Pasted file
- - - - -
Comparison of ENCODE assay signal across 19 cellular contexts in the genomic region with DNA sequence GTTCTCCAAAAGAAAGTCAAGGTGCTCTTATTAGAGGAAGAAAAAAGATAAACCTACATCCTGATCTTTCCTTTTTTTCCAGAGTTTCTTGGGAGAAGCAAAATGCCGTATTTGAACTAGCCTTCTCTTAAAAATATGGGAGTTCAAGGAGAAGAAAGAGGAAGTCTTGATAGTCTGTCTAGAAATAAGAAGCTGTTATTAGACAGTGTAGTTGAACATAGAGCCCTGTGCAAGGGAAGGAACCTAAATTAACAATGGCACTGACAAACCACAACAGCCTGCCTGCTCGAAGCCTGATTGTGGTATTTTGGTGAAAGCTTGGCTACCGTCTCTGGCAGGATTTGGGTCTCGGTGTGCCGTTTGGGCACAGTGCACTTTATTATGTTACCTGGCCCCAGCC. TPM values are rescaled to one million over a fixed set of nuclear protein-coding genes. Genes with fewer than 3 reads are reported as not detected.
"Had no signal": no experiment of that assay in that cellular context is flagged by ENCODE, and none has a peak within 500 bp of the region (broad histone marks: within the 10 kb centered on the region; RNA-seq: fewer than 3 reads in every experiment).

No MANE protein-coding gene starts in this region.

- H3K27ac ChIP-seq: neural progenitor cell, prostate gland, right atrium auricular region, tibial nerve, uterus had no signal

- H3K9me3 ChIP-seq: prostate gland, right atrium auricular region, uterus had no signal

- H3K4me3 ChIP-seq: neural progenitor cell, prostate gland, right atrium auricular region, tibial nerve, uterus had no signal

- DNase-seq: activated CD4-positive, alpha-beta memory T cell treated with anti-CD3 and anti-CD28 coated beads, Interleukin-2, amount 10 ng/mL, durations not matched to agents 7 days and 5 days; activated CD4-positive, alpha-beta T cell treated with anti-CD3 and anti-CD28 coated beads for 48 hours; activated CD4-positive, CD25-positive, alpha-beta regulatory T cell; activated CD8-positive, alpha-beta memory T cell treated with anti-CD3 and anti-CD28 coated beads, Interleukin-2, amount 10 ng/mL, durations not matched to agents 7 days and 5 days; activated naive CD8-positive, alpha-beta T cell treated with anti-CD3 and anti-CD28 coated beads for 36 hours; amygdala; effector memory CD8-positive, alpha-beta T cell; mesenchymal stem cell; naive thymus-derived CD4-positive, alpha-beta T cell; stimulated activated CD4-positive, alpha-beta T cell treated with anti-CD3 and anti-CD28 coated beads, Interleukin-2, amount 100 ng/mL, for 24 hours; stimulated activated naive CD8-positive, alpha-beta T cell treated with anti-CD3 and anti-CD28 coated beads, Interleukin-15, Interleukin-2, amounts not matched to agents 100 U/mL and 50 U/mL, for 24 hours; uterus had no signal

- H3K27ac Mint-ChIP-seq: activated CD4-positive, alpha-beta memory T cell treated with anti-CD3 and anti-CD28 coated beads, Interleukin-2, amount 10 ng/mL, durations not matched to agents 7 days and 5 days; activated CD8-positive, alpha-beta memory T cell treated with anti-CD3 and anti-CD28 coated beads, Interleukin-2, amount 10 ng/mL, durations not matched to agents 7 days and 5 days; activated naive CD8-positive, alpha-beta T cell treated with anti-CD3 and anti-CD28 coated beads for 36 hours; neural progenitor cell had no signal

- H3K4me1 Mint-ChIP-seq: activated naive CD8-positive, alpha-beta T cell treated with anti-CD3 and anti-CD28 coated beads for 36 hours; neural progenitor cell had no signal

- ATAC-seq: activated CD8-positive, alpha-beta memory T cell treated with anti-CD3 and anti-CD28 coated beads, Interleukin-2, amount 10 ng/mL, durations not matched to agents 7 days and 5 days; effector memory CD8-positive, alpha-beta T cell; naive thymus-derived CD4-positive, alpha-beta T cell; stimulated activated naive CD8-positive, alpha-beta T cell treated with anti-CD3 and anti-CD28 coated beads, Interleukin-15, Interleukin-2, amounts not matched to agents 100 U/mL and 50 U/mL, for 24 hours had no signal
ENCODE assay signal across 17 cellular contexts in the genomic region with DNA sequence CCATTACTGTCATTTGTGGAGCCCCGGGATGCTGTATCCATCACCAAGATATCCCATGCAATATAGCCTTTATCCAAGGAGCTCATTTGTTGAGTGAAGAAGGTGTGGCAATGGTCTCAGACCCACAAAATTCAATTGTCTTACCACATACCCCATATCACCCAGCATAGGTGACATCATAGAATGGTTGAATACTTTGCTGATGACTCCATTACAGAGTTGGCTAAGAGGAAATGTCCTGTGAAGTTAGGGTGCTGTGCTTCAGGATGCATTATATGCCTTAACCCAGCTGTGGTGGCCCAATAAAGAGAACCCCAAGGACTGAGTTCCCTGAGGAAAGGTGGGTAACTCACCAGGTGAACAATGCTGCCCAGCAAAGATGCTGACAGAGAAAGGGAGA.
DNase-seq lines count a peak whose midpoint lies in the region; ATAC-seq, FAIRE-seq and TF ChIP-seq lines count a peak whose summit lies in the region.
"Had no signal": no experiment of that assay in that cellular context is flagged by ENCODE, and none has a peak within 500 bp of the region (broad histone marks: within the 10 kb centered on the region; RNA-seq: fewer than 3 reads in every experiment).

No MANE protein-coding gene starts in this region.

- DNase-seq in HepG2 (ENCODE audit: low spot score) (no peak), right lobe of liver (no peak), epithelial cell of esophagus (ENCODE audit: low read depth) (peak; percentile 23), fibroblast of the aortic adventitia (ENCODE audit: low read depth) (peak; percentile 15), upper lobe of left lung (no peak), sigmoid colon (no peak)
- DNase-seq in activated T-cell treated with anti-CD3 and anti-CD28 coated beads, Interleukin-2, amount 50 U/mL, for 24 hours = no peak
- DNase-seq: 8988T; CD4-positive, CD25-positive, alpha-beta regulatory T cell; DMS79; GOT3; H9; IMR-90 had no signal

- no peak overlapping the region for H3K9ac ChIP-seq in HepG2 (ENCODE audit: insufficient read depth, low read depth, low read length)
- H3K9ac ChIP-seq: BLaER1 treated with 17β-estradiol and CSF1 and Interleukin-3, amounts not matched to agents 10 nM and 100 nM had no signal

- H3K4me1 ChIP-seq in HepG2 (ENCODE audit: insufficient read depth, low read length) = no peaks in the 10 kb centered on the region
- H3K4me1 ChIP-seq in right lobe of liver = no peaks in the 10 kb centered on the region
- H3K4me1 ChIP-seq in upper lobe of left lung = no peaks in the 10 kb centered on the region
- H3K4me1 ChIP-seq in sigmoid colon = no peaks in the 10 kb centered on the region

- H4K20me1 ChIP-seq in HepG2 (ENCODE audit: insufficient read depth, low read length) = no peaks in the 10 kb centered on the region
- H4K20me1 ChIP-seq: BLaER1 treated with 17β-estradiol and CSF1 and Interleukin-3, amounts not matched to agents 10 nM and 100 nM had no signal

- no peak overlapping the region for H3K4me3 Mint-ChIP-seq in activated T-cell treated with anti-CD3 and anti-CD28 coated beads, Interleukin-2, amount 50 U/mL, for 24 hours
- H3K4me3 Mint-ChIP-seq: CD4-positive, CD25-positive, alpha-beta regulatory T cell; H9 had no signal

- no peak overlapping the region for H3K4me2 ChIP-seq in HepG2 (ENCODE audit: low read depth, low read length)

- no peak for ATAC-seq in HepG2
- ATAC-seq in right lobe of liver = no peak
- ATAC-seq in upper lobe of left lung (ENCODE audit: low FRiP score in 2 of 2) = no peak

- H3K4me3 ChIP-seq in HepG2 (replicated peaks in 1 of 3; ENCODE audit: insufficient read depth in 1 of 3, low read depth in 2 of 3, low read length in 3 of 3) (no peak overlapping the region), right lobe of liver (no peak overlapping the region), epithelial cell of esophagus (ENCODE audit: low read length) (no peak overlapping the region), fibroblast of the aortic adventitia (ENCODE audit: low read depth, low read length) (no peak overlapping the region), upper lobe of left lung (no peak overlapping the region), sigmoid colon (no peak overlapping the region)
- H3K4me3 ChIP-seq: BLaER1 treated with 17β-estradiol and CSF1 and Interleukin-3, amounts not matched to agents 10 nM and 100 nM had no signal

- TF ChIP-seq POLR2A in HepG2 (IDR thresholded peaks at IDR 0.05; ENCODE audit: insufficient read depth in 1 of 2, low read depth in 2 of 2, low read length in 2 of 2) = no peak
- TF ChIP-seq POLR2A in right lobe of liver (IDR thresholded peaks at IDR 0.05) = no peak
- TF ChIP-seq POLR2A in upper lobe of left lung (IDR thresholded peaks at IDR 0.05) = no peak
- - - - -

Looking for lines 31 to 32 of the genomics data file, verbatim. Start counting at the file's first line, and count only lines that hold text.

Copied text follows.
- ATAC-seq in upper lobe of left lung (ENCODE audit: low FRiP score in 2 of 2) = no peak

- H3K4me3 ChIP-seq in HepG2 (replicated peaks in 1 of 3; ENCODE audit: insufficient read depth in 1 of 3, low read depth in 2 of 3, low read length in 3 of 3) (no peak overlapping the region), right lobe of liver (no peak overlapping the region), epithelial cell of esophagus (ENCODE audit: low read length) (no peak overlapping the region), fibroblast of the aortic adventitia (ENCODE audit: low read depth, low read length) (no peak overlapping the region), upper lobe of left lung (no peak overlapping the region), sigmoid colon (no peak overlapping the region)